Matt Graham is one of 264 recipients of Small Business Administration-backed loans in the agency's Wichita district so far this year.
And with his $300,000 loan, the owner of Home Buddy at 3510 W. Central was able to obtain some operating capital to grow his 5-year-old company and hire one worker.
"In order to bring in new products and services you have to have the capital," he said.
Demand for SBA-backed loans in the Wichita district — which covers Sedgwick and 76 other Kansas counties — has significantly increased in the SBA's fiscal year, which ends Sept. 30.
The total dollar amount of loans from Oct. 1 to July 31 was 66 percent higher than the same time a year earlier, according to data from the SBA's Wichita District office. The number of loans was up 36 percent during that same period.
And because of those loans, recipients said they would add or retain 2,373 workers.
The dollar figures include loans made from the SBA's America's Recovery Capital Loan Program. That program, launched through the American Recovery and Reinvestment Act of 2009, provides short-term loans up to $35,000 to businesses that are viable but struggling because of the economy.
In the current fiscal year, 46 ARC loans totaling $1.5 million were made in the Wichita district. Those loans accounted for 2.4 percent of the $62.9 million in SBA backed loans made through July 31.
Wayne Bell, SBA Wichita district director, said he thinks ARC loans were part of the reason for the year-over-year increase in SBA-backed loans.
So, too, were other incentives offered through the recovery act, such as 90 percent guarantees to banks making SBA-backed loans and the waiving of loan fees.
"Where exactly this would fall (without the incentives) there's no way of knowing," Bell said.
But Bell said he and his staff have been working harder at getting word out to banks and entrepreneurs about the recovery act incentives and SBA's traditional loan programs.
"We did expect a significant increase with the recovery act incentives went into play," he said.
Graham said when he needed a loan he didn't automatically think of an SBA loan. But his bank did.
"We went to the bank with the plan for a loan, and they said, 'Hey, how about we do this with an SBA loan?' " Graham said.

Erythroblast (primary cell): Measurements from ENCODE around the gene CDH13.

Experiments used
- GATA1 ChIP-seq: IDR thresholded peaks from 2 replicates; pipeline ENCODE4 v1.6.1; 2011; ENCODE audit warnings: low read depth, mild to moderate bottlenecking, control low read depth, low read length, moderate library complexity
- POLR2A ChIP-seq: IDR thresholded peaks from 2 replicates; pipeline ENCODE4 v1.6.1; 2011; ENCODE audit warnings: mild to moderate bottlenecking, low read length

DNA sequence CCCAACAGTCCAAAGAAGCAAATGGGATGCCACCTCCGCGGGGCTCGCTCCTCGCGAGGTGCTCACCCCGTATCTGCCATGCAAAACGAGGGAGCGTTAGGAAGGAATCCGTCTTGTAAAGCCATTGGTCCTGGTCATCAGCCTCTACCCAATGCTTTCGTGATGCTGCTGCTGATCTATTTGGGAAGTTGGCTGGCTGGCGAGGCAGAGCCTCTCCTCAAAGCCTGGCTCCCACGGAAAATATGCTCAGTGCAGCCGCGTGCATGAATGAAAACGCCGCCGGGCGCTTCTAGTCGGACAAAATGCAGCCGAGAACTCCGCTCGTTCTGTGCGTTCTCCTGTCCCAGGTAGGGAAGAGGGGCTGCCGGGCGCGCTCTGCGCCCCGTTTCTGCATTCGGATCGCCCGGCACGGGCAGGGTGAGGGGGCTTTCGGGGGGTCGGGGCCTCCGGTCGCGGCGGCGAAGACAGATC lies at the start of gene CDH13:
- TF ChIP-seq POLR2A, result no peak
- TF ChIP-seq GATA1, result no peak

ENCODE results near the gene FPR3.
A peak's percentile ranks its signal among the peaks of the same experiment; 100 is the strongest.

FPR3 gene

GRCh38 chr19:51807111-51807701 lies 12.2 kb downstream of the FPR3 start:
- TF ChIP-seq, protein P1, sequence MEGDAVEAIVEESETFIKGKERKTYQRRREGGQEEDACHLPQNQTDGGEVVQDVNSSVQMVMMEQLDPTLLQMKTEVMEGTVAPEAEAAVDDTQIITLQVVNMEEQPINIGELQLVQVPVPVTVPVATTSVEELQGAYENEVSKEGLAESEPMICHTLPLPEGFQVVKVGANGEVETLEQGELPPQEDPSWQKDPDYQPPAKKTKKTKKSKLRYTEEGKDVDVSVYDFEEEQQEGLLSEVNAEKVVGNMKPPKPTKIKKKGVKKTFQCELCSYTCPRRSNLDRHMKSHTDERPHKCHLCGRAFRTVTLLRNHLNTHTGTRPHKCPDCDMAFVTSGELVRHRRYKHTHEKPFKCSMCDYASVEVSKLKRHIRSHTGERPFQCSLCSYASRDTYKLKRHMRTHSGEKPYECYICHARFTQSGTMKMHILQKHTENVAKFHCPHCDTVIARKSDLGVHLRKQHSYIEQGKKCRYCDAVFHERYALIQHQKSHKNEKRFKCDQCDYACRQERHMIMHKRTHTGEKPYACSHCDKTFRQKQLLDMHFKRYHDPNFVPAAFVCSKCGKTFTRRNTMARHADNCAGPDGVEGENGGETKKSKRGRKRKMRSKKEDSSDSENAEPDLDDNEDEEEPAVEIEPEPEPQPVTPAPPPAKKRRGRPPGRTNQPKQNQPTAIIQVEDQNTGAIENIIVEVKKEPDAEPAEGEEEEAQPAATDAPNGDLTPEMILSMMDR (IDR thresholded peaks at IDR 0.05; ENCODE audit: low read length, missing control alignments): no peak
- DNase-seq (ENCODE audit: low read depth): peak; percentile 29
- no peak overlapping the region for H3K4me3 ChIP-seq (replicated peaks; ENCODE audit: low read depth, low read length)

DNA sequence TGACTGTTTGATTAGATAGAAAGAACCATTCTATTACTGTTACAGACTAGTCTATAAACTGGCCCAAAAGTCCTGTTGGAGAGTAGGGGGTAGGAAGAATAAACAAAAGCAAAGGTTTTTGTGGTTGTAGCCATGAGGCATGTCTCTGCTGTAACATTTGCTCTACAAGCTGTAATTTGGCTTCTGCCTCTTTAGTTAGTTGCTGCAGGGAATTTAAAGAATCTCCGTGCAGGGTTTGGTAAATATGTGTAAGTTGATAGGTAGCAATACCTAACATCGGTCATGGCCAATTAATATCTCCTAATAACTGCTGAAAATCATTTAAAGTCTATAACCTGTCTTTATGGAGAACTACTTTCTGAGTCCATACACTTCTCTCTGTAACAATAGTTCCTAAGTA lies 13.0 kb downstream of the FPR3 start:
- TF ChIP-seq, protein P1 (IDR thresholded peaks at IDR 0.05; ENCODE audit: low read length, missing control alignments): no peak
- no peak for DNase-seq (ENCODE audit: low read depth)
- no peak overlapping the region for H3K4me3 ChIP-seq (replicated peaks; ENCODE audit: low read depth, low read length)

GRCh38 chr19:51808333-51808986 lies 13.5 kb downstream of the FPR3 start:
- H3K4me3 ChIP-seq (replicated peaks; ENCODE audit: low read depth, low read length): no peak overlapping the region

He said when he went looking for the loan, his main goal was to get more capital so he could add new equipment that would in turn enable Home Buddy to attract more business.
Graham's five-employee company offers services to seniors, such as wireless help buttons, electronic medication dispensers and remote health monitoring devices.
The loan allowed him to stop leasing some equipment at an 18 percent interest rate, he said. There also was enough money to hire an in-house marketer, he said.
"It freed up a lot of operational money," Graham said.
Bankers said they are seeing an increase in SBA loans, too. It's not just them pushing business customers to SBA-backed loans, said Steve Carr, president of Community Bank of Wichita.
"Some people will come in with predetermined thinking that they want an SBA loan," Carr said.
Carr said his bank will first look at trying to get a business into a conventional loan. But with increasingly tighter lending standards and a slow economic recovery, getting them into a conventional loan can sometimes be harder, he said.
"I think especially in these difficult times and because of the guarantees the SBA (program) allows us to continue to make loans that might be a little bit of a reach," Carr said. "(The loans) still have to make a sense from a cash flow and collateral standpoint. The SBA doesn't necessarily negate those requirements. But... it does allow us to maybe do some deals that are just on the line."
Lyndon Wells, executive vice president at Intrust Bank, said SBA-backed loans are a "credit enhancement tool available to banks." But he said Intrust bankers also first try to get a business into a non-SBA backed loan because, with the exception of the recovery act incentives, "there is more paperwork and expense to the borrower by securing an SBA loan."
Bell, the SBA official, said he thinks the SBA loan numbers will continue to increase in the next fiscal year, even though the ARC program, ends at the end of the month.
"There's a lot of activity in our area, a lot of innovation, a lot of creative folks," Bell said. "I really think as our economy continues to recover that we'll see loans numbers that should be pretty close to the loan numbers we saw prior to 2008."